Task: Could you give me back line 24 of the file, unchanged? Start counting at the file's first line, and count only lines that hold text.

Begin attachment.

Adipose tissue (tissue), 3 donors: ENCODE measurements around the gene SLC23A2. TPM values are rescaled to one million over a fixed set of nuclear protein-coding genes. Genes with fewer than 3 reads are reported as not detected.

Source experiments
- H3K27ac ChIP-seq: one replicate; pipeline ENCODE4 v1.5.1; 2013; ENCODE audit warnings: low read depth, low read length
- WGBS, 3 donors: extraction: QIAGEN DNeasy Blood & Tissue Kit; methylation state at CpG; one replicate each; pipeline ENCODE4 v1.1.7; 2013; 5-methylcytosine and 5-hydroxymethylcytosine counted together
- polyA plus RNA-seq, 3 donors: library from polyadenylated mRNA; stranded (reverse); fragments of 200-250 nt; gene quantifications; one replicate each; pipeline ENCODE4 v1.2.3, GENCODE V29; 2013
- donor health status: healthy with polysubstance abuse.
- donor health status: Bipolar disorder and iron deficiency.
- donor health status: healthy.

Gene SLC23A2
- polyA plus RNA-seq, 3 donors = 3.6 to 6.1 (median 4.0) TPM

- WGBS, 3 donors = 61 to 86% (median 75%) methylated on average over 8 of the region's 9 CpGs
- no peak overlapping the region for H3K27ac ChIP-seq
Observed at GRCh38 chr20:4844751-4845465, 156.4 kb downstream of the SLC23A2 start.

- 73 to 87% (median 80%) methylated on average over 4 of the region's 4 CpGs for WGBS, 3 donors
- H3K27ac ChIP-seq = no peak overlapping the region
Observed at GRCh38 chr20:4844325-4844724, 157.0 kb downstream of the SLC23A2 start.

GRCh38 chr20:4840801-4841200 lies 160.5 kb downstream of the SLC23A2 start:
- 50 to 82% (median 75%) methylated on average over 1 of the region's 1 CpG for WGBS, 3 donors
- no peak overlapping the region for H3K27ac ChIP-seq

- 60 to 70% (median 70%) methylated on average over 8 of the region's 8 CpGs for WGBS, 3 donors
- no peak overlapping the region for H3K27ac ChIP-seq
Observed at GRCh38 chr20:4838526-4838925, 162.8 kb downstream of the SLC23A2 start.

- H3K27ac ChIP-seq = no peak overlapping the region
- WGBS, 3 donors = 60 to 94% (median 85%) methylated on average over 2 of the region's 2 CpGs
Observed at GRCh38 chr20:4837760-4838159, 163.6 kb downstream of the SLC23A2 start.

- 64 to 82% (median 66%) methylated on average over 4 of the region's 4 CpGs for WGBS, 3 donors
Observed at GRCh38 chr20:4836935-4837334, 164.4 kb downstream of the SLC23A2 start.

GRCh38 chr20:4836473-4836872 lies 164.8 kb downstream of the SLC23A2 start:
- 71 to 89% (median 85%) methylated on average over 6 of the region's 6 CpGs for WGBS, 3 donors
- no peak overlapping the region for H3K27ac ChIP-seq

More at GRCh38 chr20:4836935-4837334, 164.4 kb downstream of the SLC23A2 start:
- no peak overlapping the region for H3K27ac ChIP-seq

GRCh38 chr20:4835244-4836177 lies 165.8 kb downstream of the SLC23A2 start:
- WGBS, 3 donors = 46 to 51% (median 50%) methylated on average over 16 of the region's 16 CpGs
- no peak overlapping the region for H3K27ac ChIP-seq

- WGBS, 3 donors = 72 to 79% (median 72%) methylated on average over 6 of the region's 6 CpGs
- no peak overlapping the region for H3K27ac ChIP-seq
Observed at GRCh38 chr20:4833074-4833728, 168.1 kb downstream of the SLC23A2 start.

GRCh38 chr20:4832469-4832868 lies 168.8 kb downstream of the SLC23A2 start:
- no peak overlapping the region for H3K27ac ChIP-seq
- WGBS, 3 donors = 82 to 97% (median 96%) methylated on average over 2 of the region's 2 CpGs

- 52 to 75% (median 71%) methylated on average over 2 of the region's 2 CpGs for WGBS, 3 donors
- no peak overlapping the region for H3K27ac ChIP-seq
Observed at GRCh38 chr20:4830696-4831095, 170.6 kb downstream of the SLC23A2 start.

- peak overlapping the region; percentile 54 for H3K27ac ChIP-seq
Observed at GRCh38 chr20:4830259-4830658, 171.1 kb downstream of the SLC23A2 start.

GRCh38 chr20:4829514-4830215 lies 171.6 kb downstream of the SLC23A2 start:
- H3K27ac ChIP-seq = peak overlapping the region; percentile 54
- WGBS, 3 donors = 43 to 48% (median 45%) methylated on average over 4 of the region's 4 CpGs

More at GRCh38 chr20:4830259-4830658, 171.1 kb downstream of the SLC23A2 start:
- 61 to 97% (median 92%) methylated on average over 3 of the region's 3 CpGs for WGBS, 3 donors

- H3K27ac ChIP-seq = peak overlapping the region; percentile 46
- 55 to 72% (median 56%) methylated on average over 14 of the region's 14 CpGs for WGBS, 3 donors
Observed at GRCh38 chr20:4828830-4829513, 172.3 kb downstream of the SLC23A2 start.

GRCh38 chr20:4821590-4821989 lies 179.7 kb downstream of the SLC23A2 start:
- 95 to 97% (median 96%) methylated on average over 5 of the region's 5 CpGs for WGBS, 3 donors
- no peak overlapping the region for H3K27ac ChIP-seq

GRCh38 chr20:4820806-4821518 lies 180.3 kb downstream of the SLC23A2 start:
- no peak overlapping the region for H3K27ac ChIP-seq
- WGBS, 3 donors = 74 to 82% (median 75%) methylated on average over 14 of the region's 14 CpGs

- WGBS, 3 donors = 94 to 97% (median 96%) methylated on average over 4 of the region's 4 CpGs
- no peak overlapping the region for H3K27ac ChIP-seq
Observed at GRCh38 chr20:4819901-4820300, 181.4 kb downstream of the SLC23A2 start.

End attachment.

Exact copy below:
- WGBS, 3 donors = 60 to 94% (median 85%) methylated on average over 2 of the region's 2 CpGs